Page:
|Publication number||US5858782 A|
|Application number||US 08/557,991|
|Publication date||Jan 12, 1999|
|Filing date||Nov 13, 1995|
|Priority date||Nov 13, 1995|
|Also published as||WO1997018297A1|
|Publication number||08557991, 557991, US 5858782 A, US 5858782A, US-A-5858782, US5858782 A, US5858782A|
|Inventors||Michael W. Long, George G. Pipia|
|Original Assignee||Regents Of The University Of Michigan|
|Export Citation||BiBTeX, EndNote, RefMan|
|Patent Citations (3), Non-Patent Citations (11), Referenced by (60), Classifications (10), Legal Events (6)|
|External Links: USPTO, USPTO Assignment, Espacenet|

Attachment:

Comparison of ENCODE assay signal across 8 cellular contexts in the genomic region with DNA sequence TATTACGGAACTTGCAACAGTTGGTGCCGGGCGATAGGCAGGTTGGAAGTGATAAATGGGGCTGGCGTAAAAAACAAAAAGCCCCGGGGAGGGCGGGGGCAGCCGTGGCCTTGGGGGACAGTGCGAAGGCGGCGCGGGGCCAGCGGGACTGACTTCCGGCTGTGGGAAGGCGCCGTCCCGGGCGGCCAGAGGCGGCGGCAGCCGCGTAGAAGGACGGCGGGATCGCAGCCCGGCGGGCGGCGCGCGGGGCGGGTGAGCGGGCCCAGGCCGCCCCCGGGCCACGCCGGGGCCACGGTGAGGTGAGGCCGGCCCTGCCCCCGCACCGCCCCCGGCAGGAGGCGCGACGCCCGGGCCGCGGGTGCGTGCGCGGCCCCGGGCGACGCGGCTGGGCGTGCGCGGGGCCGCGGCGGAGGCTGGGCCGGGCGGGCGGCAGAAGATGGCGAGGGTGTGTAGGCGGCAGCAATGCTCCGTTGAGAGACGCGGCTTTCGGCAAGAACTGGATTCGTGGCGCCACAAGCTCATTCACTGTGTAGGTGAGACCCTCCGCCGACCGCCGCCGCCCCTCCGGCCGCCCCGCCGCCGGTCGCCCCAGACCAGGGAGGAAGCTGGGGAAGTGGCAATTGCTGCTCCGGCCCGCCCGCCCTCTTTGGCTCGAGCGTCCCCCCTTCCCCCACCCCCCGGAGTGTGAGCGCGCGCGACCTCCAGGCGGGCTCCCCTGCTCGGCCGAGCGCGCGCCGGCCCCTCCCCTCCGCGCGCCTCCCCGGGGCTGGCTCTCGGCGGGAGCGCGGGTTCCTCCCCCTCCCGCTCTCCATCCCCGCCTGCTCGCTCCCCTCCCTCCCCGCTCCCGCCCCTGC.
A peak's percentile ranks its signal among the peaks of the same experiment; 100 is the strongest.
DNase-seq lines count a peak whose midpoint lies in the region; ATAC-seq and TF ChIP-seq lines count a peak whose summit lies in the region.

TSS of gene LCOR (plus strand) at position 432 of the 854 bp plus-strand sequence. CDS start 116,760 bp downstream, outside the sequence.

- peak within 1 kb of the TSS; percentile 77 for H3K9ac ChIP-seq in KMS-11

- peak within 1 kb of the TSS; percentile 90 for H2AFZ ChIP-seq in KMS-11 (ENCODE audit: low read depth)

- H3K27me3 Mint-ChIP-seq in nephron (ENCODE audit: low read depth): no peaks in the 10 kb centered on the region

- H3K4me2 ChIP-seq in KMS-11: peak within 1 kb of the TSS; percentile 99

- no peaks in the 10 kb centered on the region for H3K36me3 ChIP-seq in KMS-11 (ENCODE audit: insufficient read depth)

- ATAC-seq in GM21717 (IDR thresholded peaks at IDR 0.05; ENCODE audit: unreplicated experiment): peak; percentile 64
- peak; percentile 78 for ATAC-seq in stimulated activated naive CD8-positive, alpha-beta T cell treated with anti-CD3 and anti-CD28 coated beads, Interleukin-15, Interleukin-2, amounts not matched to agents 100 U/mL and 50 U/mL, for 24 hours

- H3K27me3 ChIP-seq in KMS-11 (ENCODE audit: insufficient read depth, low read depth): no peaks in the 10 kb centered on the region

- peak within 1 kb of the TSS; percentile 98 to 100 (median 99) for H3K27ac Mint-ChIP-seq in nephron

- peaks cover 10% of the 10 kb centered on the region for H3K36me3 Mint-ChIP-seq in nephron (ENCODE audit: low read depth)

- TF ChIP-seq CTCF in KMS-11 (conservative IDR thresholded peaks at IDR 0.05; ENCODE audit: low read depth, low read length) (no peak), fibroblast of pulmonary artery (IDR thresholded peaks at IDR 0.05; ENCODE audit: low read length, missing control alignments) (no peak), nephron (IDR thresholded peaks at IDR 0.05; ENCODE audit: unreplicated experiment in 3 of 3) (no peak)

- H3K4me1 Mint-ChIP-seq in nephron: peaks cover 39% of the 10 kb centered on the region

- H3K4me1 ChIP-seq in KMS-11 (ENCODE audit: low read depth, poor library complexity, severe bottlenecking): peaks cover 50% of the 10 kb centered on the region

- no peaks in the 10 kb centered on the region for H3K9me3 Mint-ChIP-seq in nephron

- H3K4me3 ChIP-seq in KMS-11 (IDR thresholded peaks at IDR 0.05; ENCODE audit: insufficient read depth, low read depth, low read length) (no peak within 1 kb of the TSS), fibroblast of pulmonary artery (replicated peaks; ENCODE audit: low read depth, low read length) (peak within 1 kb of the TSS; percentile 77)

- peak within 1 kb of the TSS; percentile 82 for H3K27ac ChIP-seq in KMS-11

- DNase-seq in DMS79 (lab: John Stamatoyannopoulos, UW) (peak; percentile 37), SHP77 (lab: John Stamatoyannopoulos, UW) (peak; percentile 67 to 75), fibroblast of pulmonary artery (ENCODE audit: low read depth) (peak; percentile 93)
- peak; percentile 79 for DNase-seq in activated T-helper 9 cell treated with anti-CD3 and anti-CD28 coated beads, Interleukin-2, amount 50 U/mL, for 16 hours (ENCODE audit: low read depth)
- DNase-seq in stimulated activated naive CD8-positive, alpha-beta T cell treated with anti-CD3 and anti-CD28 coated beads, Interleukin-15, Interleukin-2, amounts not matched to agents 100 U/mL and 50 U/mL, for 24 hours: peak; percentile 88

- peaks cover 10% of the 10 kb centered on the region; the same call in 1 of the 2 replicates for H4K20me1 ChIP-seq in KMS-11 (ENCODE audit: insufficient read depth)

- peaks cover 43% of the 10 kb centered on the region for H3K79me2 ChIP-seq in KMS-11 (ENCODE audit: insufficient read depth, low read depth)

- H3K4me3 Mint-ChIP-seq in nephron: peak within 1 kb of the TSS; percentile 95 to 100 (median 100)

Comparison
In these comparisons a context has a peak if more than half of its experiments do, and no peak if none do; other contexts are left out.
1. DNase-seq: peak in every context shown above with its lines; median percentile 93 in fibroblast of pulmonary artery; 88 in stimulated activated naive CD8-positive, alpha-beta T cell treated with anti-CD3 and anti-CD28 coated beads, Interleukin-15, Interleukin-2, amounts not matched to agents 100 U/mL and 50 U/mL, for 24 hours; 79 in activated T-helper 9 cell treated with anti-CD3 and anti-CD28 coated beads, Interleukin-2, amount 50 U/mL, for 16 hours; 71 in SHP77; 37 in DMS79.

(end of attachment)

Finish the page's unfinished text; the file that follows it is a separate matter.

Extent of Relevant Hematopoietic Diseases, and Blood/Bone Marrow Transplantation. Currently, bone marrow, cytokine-mobilized peripheral blood, and cord blood are used as sources of hematopoietic cells for both autologous (same-individual) and allogeneic (histocompatibility-matched individuals) transplant. The availability of purified populations of functional hematopoietic cells is important to both types of procedure. The use of bone marrow transplantation in the United States has grown from a few individuals in the late 1960s, to over 10,000 per year in the United States, and over 6,000 in Europe.20-22 Bone marrow transplantation is performed for a variety of reasons. Autologous transplants are used primarily as a salvage procedure in which blood or bone marrow is taken and stored prior to an intensification of radiation or chemotherapy. This procedure is rapidly becoming an important adjuvant for the treatment of breast cancer, and other solid tumors. Autologous transplants also are used to treat hematological disorders such as lymphomas, and leukemia, although differences exist in the primary indication for this treatment modality between the U.S. and Europe.20 Likewise, allogeneic blood or bone marrow transplantation are used in the treatment of hematological malignancies, aplastic anemia, a number of congenital disorders, and immunodeficiency disorders.21